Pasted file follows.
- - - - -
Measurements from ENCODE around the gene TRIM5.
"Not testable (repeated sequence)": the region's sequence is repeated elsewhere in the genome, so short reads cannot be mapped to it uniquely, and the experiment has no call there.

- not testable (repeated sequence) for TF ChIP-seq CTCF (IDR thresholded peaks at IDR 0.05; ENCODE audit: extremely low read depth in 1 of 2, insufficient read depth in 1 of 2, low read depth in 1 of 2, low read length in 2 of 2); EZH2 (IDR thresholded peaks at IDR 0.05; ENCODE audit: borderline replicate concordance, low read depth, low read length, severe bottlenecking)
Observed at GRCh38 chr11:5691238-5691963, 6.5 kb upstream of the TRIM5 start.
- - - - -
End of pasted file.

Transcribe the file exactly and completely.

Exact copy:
Measurements from ENCODE around the gene TRIM5.
"Not testable (repeated sequence)": the region's sequence is repeated elsewhere in the genome, so short reads cannot be mapped to it uniquely, and the experiment has no call there.

- not testable (repeated sequence) for TF ChIP-seq CTCF (IDR thresholded peaks at IDR 0.05; ENCODE audit: extremely low read depth in 1 of 2, insufficient read depth in 1 of 2, low read depth in 1 of 2, low read length in 2 of 2); EZH2 (IDR thresholded peaks at IDR 0.05; ENCODE audit: borderline replicate concordance, low read depth, low read length, severe bottlenecking)
Observed at GRCh38 chr11:5691238-5691963, 6.5 kb upstream of the TRIM5 start.